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In full color, 100 masterpieces of netsuke, the tiny Japanese sculptures made famous by The Hare with Amber Eyes.
Intricately carved from various materials including ivory, wood and metal, these tiny sculptures served a practical purpose in Japan: a netsuke was used as a toggle to fasten personal accessories to a mans sash, an integral part of Japanese costume. Worn from the late sixteenth century to the nineteenth century, netsuke were rarely of artistic interest, but as time passed they evolved in terms of both materials and workmanship, and were then used by men to flaunt their wealth or as an expression of status.
Today netsuke are considered an art form in their own right and are prized by collectors around the world. They continue to be carved and are found in a variety of forms that depict a wide range of subjects including figures of human and legendary form, ghosts, animals, botanical subjects and masks. Skillfully worked, these miniatures carving are of great artistic value, but they also provide a window into Japanese culture and society of the Edo period (1615-1868)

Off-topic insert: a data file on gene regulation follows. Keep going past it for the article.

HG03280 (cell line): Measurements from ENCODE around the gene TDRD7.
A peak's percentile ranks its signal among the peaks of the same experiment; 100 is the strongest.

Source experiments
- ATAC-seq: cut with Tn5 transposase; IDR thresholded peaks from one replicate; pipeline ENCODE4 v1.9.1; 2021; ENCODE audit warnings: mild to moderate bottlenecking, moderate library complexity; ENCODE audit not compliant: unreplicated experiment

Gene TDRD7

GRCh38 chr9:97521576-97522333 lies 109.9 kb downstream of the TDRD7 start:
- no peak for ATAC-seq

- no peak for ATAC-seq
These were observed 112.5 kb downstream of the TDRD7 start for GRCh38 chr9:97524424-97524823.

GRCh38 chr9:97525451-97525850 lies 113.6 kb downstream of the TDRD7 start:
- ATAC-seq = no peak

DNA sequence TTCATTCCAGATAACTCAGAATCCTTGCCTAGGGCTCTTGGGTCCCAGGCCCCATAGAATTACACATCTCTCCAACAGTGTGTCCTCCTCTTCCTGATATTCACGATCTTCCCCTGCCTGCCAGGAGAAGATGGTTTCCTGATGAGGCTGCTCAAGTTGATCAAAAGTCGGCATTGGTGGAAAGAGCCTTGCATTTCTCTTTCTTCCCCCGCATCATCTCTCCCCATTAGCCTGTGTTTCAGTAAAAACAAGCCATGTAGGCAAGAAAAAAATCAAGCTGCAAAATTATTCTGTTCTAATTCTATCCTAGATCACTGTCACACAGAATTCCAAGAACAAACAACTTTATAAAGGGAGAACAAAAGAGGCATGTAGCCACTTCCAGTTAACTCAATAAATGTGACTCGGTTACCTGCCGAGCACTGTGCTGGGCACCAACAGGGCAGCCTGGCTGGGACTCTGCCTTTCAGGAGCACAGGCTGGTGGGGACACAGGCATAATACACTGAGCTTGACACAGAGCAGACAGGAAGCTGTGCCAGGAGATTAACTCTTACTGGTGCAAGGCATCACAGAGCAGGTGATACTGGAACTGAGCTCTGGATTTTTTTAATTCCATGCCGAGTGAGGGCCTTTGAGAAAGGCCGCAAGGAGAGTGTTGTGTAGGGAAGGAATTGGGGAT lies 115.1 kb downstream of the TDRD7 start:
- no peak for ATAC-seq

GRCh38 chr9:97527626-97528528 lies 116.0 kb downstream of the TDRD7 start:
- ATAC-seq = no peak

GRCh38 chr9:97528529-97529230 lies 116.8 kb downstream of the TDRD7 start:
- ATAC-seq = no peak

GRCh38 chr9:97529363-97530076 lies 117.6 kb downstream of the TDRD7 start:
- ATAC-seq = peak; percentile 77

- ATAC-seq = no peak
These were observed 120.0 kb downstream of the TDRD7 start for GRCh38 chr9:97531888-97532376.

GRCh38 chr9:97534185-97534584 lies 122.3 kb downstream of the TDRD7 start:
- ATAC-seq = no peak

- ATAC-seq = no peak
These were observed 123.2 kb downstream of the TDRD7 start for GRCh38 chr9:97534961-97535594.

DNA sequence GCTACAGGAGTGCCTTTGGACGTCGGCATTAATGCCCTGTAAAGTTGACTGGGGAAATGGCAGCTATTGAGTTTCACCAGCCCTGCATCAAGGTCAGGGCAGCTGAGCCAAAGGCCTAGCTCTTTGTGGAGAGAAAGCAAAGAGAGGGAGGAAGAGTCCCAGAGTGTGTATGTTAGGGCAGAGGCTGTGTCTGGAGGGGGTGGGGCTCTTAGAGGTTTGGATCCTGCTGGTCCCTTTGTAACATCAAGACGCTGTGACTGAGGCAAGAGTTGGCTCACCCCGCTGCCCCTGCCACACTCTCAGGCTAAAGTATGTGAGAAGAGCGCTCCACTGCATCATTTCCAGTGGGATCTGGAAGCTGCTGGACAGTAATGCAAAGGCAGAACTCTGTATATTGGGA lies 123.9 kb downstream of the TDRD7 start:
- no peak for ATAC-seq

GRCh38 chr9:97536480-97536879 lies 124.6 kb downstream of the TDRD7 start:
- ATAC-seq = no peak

This book brings together one hundred of the most beautiful and interesting netsuke from the extensive collection of the British Museum, each of which has its own special charm and story to tell. Uncovering the stories behind these netsuke, and coupling them with stunning new photography, the book reveals why these tiny objects have captivated so many, the meaning they have held for those who wore them, and what they can tell us about Japanese everyday life during the Edo period.240 Color Photographs
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